European recyclers are therefore in favour of an ambitious revision of the WSR that effectively combats illegal shipments while levelling the playing field with extracted raw materials. In that respect, it is instrumental to simplify procedures for intra-EU waste shipments while ensuring free, fair, and sustainable access to international markets for raw materials for recycling (RMR) that are used directly in production processes. This is of particular importance for base metals, paper, or some plastics that have undergone a material recovery process and for which there is no sufficient demand in the EU.
In view of the upcoming vote at the ENVI Committee on the WSR report of Rapporteur Pernille Weiss, EuRIC and FEAD urge policymakers to consider the following elements that are essential for the transition to a more circular economy in Europe within the WSR:
Need for a better functioning EU internal market for recycling:
While the Commission’s proposal introduces certain improvements to the current legislative framework on intra-EU shipments of waste by establishing electronic procedures and easing fast-track shipments for materials recovery, achieving a strong circular economy requires some additional changes. The role of pre-consented facilities still needs to be strengthened by establishing objective and harmonized requirements, including for refusals and revocations. In addition, and among other aspects, Annex VII procedures should maintain the current requirements, which cannot be complicated by introducing an electronic data interchange system. Also, financial guarantees need to be updated, introducing a risk-based approach.
Insufficient demand for RMR in Europe
Substituting extracted raw materials with raw materials from recycling saves resources, CO2, and energy, regardless of the material substituted. While the vast majority of waste recycled in the EU stays in the EU, exports of raw materials from recycling to OECD and non-OECD countries directly contribute to the balance of supply and demand. This is particularly the case for steel scrap and other base metals, such as steel, copper, or aluminium, or recovered paper, where supply exceeds demand in the EU and where value chains are intrinsically global.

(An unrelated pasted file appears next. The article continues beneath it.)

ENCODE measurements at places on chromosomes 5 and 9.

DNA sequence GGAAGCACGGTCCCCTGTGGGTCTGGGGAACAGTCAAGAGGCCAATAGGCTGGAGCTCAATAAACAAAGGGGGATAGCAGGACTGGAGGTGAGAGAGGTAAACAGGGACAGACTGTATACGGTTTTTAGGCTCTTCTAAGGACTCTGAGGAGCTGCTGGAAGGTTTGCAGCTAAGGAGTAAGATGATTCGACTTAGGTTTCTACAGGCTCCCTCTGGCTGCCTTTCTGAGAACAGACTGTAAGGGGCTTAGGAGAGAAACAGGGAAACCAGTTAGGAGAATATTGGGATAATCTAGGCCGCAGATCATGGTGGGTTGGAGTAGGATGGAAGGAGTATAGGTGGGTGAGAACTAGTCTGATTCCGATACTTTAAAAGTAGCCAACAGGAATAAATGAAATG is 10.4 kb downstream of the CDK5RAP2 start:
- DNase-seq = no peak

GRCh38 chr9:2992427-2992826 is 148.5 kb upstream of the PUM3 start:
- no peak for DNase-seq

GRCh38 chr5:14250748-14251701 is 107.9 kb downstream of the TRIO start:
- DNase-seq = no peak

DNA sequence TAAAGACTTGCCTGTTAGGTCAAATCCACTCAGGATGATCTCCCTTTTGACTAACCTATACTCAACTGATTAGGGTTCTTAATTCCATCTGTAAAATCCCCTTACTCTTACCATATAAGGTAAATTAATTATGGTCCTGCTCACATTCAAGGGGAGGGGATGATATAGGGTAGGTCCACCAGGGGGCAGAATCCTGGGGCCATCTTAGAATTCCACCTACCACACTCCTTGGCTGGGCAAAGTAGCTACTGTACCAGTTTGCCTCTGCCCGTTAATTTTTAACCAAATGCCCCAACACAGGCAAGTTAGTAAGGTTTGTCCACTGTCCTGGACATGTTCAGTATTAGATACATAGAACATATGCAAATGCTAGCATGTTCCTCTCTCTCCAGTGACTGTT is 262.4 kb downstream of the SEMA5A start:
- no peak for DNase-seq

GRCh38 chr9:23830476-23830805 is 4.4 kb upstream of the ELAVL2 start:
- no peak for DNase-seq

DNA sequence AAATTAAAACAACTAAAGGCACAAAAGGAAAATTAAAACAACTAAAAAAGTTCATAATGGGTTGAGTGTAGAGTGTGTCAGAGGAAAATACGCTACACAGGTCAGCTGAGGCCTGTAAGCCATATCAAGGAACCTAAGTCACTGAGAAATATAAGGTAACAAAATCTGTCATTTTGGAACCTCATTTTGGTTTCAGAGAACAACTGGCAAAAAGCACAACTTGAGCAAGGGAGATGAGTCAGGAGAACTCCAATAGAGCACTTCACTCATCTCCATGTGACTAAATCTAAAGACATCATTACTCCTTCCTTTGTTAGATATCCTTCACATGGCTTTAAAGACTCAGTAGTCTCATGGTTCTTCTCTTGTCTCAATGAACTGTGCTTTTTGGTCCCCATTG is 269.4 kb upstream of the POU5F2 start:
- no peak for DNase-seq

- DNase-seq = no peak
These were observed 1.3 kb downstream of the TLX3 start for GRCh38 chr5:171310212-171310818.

Restricting access to international markets goes against recycling
Contrary to some false claims, export restrictions will directly damage the availability of raw materials from recycling for European energy-intensive industries, as has been witnessed in non-European countries. As is well known, trade and market openness go hand in hand with better economic performance. This also applies to the recycling industry, for which unhindered access to international markets is essential for balancing cyclical demand and remaining competitive. A strong European recycling and waste management industry needs economies of scale that allow for more investments in innovation and increased capacities. The absence of competitive end-markets for RMR will negatively affect waste collection, recycling, and investments to scale up recycling capacities. As such, the proposed export restrictions will put at risk the ability to achieve EU recycling targets.
Increasing the competitive disadvantage for recycled materials